At CES, a Mixed Report Card for Tech Industry Growth
Sales are slowing, but things are looking up.
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This article has been updated with new projections for the U.S. market.
January 6, 2015
The 2015 Consumer Electronics Show opens this week in Las Vegas against a subdued backdrop of slowing sales.
The industry grew just 1 percent to a forecasted $1.024 trillion for 2014, according to the Consumer Electronics Association (CEA), the group that assembles the annual trade show. Part of that can be attributed to falling prices for smartphones, tablets, and TVs.
But the good news is that revenue from developing markets—Central and Eastern Europe, Latin America, emerging Asia-Pacific (including China and India), and the Middle East and Africa—are picking up steam.
“It’s these developing sectors that are really starting to overtake the mature markets,” said Steve Koenig, CEA’s director of Industry Analysis. Koenig predicts that in 2015 developing markets will for the first time exceed tech revenues from mature ones.
What technologies are driving spending growth?
Koenig’s market research presentation, State of the Global CE Industry, was dominated by smartphones, which remain the tech industry’s spending driver—$374 billion in revenue for 2014. Although the smartphone’s phenomenal growth of the past few years is tapering in mature markets, the devices still have lots of traction in the developing markets, with unit growth of 75 percent forecast for 2015 (versus 25 percent elsewhere).
Plummeting price tags will fuel a lot of those sales.
“There’s a flood of low cost handsets coming into the marketplace,” explained Koenig. With average costs dropping below $300 in 2015, established smartphone leaders are starting to feel the pressure from companies like Xiaomi that are building increasingly sophisticated products.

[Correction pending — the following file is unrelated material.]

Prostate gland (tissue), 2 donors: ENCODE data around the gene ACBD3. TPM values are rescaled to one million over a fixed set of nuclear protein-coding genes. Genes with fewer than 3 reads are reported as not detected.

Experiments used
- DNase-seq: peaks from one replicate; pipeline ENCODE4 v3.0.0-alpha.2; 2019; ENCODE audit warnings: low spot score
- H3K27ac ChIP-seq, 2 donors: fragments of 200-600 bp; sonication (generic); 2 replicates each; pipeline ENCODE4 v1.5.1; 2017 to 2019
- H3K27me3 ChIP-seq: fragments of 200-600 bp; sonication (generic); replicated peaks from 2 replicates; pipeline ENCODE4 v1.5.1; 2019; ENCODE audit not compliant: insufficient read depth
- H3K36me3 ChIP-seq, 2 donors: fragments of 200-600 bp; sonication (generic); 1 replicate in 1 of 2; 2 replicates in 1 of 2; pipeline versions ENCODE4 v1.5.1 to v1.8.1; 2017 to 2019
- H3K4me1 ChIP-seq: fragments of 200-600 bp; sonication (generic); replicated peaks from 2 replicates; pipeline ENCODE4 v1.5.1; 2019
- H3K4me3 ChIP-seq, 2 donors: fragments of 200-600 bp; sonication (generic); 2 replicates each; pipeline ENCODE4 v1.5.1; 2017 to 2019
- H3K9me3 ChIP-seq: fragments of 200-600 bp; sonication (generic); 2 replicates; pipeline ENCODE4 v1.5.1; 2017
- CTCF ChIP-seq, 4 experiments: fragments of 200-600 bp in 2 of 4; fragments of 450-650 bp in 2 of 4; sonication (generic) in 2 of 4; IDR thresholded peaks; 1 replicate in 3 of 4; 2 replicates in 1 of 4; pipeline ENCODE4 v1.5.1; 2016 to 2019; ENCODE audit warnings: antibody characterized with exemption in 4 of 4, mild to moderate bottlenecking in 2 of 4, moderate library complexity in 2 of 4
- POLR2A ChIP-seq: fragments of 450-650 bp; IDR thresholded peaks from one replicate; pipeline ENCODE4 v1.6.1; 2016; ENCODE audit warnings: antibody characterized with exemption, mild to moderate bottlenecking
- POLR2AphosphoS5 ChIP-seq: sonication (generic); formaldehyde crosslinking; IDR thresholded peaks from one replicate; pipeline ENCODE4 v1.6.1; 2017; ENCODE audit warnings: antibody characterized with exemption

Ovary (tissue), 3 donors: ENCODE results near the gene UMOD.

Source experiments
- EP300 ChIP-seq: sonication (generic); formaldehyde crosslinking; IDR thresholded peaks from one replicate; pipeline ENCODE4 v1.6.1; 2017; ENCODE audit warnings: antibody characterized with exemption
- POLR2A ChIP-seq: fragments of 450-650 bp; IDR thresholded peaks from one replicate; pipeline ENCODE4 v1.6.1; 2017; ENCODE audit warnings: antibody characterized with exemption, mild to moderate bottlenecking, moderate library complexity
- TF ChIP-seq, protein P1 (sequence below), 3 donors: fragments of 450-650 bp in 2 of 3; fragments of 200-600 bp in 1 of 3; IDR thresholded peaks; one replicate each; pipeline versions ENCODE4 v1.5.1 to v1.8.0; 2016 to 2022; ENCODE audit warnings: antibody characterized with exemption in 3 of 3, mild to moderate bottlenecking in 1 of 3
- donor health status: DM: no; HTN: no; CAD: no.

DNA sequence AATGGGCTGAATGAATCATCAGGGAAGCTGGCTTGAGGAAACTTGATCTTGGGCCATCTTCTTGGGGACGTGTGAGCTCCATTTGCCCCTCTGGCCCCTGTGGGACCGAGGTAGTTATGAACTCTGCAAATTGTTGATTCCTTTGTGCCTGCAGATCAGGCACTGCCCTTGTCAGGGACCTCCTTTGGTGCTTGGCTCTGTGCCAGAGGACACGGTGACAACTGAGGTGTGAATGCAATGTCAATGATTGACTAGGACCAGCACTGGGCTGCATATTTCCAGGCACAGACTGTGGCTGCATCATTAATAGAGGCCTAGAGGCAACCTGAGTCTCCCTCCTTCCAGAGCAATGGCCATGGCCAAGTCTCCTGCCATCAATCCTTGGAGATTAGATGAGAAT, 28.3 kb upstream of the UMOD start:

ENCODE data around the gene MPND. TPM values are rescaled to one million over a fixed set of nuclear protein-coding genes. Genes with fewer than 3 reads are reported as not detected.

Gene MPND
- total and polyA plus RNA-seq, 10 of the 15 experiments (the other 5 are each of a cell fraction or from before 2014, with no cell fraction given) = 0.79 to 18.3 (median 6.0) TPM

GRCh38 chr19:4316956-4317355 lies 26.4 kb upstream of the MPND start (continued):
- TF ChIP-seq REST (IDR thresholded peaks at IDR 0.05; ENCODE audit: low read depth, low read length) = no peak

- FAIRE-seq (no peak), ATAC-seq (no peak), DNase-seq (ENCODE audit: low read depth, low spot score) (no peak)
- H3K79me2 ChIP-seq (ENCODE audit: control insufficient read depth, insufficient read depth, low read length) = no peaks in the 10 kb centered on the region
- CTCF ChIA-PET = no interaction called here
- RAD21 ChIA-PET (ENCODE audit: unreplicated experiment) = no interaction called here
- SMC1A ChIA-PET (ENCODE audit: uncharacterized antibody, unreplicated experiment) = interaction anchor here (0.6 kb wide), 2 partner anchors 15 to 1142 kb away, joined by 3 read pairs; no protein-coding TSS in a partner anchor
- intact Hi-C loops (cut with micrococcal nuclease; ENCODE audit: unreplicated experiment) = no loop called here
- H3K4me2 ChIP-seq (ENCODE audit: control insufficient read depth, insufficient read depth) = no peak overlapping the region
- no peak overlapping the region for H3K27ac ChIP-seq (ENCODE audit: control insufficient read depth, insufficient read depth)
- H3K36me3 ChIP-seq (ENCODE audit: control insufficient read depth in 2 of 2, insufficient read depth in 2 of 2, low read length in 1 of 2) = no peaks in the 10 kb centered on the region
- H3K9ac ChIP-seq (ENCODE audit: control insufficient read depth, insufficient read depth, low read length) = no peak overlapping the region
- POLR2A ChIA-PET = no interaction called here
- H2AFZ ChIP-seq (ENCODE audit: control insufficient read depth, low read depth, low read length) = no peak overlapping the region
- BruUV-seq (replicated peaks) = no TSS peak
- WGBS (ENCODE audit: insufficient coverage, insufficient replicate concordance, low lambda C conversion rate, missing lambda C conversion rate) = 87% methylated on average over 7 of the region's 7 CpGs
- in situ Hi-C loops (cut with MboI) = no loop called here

Koenig added, “These domestic Chinese brands have global aspirations, with plans to enter the U.S. market and Western Europe.”
Although the number of units sold is projected to rise 19 percent globally, lower costs mean actual smartphone revenue is only expected to rise 9 percent.
Tablet sales tell a similar story. While unit sales are easing somewhat in North America and other mature markets, they’re still rising in developing areas. But again, Koenig notes that actual revenue will likely decline 8 percent in 2015 as lower cost models enter the market.
On the other hand, TVs are showing modest growth. There were 247 million units sold in 2014, up 1 percent from the previous year, and projections indicate a 2 percent increase in 2015. The rise of 4K Ultra HD is firmly established: With 9.3 million units sold in 2014, CEA is projecting a rise of nearly 250 percent for 4K units next year.
Larger screens are also driving growth. While screen sizes averaged 32 inches in 2007, the forecast for 2015 is for 40-inch screens, globally.
“4K TV is a huge narrative at CES this year,” said Koenig. “You’ll be seeing a lot of big screens. Sixty is the new fifty, as they say.”
CEA predicts rosier future for U.S. market
On Tuesday, the CEA followed up with additional data stating that U.S. revenues for consumer electronics are projected to grow 3 percent in 2015, to a record $223.2 billion. The forecast was announced in opening remarks at CES by CEA President and CEO Gary Shapiro, and is based on data compiled by CEA. The consensus forecast reflects U.S. factory sales to dealers and covers more than 100 products.
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